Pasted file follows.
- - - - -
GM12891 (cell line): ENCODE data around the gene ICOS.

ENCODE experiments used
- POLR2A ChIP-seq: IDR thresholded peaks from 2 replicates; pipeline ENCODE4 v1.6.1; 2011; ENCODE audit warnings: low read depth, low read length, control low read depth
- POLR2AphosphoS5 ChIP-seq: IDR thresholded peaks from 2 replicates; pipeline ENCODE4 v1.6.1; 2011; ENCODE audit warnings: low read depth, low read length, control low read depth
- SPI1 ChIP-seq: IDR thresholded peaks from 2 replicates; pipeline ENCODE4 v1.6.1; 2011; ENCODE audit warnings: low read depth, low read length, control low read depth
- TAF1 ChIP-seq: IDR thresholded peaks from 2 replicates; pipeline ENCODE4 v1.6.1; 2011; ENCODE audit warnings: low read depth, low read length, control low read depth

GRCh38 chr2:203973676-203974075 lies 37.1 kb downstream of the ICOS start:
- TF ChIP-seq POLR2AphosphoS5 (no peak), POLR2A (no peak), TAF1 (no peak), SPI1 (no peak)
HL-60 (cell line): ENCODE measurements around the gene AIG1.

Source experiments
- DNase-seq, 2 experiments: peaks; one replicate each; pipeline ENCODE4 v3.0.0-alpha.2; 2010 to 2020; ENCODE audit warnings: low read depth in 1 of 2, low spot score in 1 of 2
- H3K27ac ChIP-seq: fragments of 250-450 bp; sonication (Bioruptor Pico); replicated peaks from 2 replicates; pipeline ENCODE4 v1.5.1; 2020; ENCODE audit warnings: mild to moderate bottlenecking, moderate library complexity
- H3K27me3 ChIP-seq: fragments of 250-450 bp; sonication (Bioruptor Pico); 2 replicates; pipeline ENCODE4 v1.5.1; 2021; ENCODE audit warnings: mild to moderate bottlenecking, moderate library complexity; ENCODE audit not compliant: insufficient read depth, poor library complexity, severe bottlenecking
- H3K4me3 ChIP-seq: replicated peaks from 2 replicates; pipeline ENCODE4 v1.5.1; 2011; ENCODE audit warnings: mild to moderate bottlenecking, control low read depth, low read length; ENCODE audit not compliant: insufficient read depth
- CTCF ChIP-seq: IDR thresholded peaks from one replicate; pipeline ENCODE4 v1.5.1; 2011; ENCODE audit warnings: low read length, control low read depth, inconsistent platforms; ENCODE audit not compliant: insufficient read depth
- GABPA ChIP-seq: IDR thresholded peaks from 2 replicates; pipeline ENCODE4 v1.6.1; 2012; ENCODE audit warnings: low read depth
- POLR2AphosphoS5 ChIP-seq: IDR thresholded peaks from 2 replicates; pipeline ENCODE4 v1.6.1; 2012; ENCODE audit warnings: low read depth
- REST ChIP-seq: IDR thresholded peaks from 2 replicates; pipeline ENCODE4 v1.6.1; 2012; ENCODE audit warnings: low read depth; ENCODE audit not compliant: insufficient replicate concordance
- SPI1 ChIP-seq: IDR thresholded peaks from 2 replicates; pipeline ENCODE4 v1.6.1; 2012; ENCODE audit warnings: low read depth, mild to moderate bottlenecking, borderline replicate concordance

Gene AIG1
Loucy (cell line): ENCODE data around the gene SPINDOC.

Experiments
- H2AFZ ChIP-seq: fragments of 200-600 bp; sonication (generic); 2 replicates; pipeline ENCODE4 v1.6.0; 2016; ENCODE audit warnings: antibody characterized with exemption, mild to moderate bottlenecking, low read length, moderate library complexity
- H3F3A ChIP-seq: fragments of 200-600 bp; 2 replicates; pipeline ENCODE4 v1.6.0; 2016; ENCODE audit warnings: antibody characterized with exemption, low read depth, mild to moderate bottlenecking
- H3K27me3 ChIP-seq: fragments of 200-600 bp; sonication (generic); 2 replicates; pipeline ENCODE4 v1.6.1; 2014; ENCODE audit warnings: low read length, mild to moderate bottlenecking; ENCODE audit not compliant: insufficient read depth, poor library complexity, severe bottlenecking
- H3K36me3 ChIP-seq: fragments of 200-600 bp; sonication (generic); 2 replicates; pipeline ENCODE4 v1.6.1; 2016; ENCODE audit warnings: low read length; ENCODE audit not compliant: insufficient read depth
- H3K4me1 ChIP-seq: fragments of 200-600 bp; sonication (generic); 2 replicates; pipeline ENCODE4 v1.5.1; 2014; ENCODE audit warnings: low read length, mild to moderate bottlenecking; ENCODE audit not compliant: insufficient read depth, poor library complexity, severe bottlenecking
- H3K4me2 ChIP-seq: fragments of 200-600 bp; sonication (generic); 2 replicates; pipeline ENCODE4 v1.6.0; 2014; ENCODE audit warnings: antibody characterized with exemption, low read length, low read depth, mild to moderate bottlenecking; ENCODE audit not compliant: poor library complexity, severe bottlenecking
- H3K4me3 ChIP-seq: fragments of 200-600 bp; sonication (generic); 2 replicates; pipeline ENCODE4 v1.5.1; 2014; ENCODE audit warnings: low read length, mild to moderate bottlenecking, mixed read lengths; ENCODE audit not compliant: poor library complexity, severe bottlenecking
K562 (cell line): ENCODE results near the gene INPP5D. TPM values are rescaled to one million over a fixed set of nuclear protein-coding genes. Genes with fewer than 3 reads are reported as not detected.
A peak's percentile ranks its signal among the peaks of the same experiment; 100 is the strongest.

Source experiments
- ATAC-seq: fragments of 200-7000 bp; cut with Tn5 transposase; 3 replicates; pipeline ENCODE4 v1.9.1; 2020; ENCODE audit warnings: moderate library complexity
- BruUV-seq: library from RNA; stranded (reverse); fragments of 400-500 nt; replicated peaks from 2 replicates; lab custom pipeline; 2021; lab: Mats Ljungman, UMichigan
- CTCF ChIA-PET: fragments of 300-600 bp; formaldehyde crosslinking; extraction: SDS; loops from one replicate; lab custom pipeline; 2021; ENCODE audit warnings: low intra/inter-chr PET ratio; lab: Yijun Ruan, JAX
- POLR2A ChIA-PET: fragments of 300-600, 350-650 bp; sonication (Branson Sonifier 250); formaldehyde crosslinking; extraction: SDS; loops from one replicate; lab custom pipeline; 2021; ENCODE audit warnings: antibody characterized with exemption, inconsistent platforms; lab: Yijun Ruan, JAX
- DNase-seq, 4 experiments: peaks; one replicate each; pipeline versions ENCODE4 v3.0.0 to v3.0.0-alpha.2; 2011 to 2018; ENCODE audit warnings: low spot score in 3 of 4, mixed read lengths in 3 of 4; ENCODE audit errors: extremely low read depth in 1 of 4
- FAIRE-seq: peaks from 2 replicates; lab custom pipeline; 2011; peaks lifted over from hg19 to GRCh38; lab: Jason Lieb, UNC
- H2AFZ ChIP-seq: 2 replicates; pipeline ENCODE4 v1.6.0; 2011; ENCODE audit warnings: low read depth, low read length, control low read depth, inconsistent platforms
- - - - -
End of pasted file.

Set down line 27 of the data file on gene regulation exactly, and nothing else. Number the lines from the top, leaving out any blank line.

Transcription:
- H3K4me1 ChIP-seq: fragments of 200-600 bp; sonication (generic); 2 replicates; pipeline ENCODE4 v1.5.1; 2014; ENCODE audit warnings: low read length, mild to moderate bottlenecking; ENCODE audit not compliant: insufficient read depth, poor library complexity, severe bottlenecking